November

November 1, 2014

 

Report from Chicago: USA v. New Zealand AllBlacks

 

After nervously waiting through three different weather delays for my flight from SF to Chicago, I suffered through a rather unnerving flight to the windy city. Those of you who have had the, shall we say, “pleasure” of flying with me will understand.  An Indy 500-like shuttle ride to the hotel got me into bed around 2:30 am after finishing up some work.

 

Up at 7:00 am Chicago time and a bit of a run (jog/walk?) along the river made me realize that this is a different type of cold than at home.  It actually stings.  When I got back to the hotel, I was surprised by the circus-like atmosphere that evolved in the 90 minutes that I had been gone. The lobby was awash with All Black jerseys. Kiwi accents from every conversation. The bar was PACKED and it was only 8:45 am!  I then learned that the All Blacks were staying here when I rode the elevator with All Black Coach Steve Hansen. I didn’t have my phone (camera) but I told him that I coached school boys and asked him what he thought the most important part of teaching rugby was.  My mind raced.  Was he going to talk about decision making at the tackle contest?  Complex patterns in attack? WHAT? His answer?  In a quiet, tenor-like, heavily accented voice he turned to me as he stepped off the elevator and said, “make sure you keep it fun, mate. If it’s fun they play until the day they can’t walk.”  I wished him the best of success and asked to not beat the US by more than 100 points.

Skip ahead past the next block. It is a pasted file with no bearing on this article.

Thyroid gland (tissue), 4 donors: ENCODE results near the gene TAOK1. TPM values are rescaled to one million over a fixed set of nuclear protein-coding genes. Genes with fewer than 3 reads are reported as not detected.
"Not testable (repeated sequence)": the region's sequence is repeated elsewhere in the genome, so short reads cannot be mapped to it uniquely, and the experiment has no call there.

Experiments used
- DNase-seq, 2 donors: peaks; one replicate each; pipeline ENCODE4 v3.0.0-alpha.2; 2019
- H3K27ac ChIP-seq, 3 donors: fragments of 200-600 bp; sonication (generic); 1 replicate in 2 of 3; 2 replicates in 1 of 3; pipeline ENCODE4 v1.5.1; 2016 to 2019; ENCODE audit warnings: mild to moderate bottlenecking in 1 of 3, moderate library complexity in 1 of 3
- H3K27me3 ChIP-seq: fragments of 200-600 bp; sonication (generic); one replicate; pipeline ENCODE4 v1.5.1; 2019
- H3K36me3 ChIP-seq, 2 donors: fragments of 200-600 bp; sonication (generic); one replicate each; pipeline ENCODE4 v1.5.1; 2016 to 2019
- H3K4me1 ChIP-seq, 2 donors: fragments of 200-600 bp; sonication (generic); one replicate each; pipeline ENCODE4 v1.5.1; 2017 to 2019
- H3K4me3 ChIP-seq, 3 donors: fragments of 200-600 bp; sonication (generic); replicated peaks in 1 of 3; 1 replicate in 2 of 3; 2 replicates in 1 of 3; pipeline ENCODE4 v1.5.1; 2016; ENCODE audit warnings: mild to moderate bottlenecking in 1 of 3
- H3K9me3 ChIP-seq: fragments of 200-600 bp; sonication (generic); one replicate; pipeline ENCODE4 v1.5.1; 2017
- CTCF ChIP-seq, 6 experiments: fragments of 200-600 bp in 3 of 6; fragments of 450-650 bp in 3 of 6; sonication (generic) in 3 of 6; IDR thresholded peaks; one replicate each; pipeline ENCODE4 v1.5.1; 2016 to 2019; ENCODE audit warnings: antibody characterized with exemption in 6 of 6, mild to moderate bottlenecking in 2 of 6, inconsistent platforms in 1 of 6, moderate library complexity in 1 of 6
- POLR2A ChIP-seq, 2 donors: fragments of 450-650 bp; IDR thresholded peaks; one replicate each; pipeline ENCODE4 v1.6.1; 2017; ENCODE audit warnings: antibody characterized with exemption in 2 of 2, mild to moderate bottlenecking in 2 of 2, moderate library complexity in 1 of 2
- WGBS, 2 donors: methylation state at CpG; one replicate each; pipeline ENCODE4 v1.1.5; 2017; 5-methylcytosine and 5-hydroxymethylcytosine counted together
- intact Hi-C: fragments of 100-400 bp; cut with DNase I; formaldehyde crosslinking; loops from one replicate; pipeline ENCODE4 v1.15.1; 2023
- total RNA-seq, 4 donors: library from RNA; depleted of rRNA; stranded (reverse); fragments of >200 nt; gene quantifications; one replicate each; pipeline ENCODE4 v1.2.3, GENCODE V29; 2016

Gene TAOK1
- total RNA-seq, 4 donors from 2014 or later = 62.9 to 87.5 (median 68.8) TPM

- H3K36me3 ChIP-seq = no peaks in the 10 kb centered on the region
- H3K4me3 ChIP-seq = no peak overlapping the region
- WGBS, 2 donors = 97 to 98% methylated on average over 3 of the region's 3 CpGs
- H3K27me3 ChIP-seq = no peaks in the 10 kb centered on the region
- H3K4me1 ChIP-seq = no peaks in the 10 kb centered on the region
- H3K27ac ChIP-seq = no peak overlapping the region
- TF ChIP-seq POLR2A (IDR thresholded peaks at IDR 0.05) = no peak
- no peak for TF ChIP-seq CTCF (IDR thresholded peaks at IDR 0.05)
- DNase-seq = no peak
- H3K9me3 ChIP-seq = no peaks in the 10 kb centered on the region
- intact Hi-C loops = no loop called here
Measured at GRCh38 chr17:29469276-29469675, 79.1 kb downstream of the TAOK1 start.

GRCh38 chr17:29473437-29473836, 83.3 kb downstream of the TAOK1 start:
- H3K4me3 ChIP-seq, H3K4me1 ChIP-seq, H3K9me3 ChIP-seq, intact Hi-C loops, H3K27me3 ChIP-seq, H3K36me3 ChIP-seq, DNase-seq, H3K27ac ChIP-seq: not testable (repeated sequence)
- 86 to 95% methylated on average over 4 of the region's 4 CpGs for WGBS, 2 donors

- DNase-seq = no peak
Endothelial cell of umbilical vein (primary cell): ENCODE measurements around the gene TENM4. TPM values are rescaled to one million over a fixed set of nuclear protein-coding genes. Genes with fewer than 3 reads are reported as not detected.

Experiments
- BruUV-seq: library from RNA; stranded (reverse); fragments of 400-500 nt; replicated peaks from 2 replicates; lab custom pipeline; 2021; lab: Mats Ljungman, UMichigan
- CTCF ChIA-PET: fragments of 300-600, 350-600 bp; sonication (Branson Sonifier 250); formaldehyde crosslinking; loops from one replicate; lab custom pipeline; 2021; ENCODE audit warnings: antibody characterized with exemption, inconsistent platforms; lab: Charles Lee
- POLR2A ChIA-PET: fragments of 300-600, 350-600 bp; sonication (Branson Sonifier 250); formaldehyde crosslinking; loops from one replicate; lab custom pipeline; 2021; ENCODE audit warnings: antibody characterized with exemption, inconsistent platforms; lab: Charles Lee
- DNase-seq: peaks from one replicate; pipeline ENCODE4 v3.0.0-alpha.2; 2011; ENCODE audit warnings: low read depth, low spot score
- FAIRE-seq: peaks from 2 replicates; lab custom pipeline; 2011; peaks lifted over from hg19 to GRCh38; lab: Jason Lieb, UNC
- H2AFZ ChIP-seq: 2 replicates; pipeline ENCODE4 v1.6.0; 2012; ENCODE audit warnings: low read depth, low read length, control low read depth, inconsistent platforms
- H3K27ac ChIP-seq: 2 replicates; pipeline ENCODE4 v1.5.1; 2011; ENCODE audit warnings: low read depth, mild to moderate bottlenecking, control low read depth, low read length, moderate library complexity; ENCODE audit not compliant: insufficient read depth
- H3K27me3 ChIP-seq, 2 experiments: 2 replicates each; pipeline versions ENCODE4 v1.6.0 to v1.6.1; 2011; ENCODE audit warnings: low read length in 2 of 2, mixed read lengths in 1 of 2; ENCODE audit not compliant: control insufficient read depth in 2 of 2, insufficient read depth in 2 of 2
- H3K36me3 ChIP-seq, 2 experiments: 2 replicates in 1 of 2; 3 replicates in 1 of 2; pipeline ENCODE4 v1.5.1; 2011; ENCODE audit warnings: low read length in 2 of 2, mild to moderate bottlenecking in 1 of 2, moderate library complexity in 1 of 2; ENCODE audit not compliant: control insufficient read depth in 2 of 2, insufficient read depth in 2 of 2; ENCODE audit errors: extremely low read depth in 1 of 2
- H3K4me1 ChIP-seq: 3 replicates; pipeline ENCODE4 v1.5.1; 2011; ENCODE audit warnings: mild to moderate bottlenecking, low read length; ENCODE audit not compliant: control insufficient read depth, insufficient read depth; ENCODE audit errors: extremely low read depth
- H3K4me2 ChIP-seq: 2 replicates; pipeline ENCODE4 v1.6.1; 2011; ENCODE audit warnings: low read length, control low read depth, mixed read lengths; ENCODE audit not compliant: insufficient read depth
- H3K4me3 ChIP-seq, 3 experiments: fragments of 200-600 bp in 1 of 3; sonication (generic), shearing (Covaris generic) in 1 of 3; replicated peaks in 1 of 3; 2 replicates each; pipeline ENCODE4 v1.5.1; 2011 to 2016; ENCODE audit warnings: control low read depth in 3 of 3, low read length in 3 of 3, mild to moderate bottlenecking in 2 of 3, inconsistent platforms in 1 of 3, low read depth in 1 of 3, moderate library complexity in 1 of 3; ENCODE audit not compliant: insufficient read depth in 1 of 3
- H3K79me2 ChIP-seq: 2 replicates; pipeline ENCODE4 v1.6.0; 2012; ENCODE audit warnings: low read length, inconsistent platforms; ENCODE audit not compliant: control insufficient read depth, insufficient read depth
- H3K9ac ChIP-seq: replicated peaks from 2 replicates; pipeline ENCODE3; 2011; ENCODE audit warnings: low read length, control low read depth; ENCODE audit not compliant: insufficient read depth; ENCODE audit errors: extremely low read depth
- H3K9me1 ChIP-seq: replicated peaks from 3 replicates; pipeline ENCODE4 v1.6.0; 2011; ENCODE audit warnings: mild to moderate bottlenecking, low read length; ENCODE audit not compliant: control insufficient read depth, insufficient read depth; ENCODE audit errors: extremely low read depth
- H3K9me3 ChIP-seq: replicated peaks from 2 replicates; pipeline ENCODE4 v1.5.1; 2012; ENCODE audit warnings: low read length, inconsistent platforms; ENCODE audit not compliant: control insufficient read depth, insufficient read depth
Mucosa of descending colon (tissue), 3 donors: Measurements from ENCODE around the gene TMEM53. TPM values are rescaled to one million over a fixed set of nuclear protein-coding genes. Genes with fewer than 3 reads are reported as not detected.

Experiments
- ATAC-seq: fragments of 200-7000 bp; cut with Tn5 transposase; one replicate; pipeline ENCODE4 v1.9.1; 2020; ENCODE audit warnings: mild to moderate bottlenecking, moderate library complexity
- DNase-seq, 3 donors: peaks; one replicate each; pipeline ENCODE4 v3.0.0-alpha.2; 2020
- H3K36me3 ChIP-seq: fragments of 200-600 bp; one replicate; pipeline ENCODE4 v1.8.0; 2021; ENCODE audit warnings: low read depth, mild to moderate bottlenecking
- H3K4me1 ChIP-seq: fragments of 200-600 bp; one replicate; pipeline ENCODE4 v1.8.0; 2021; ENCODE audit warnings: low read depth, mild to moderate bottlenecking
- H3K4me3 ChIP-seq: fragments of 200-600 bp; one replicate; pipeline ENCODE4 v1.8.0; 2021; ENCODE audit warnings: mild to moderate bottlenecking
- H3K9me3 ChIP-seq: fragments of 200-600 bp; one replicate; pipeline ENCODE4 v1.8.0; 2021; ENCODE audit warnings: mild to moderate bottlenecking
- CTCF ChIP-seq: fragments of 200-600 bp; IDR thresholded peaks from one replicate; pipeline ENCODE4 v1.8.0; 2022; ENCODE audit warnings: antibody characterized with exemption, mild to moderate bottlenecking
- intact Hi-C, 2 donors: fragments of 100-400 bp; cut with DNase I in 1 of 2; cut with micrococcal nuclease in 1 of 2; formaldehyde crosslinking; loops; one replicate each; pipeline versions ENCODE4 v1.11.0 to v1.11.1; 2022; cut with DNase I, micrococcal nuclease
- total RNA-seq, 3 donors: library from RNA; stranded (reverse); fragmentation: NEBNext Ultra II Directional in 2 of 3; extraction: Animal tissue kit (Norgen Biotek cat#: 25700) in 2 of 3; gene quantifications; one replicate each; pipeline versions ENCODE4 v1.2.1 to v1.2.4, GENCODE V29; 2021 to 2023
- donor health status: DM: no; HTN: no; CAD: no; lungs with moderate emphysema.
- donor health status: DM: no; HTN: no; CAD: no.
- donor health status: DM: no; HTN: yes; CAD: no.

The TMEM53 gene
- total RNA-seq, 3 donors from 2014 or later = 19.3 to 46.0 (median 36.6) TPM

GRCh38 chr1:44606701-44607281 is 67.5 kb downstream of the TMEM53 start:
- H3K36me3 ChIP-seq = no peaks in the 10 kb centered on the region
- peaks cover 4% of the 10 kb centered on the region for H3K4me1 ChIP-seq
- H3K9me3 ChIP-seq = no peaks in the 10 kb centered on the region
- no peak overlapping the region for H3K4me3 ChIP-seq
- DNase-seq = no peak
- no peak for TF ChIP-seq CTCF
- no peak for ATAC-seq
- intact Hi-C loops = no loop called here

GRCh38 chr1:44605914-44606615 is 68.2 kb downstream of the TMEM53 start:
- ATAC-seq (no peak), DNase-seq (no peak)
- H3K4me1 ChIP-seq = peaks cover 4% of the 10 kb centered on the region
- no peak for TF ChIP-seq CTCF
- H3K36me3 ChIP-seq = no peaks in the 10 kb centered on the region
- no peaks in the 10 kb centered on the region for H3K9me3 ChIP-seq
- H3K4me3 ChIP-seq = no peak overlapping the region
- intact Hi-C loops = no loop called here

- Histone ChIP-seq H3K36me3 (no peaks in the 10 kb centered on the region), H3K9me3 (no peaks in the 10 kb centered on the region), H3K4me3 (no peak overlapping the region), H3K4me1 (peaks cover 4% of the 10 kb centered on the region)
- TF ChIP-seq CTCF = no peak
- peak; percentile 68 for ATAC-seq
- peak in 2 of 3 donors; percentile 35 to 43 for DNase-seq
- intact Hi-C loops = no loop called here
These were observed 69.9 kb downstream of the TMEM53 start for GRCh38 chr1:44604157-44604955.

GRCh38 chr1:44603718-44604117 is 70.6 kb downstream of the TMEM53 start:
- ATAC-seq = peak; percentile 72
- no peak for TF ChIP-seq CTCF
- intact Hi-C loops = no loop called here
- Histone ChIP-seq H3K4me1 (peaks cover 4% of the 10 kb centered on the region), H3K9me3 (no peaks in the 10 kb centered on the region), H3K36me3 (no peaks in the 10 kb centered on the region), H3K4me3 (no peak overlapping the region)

As I rode back to my floor, I thought about what he said. Arguably the best coach of the best team in the world told me to keep it fun for the boys. And as I write this, I think about our club, our administrators and our players, but mostly my coaches.

 

My coaching staff is doing a tremendous job of keeping it fun for our players, while providing great instruction on tactics, safety and the ethos of the game. We are very fortunate to have the group of coaches that we do, and I think that sometimes they are taken for granted. Let’s not take our coaches for granted. They do a lot for the club and especially the players. Every once and a while send your coach an email or text and tell him that he is doing a good job; because as the Head Coach, I KNOW he is, or he wouldn’t be part of my staff.

 

Off to the game,

 

Dave

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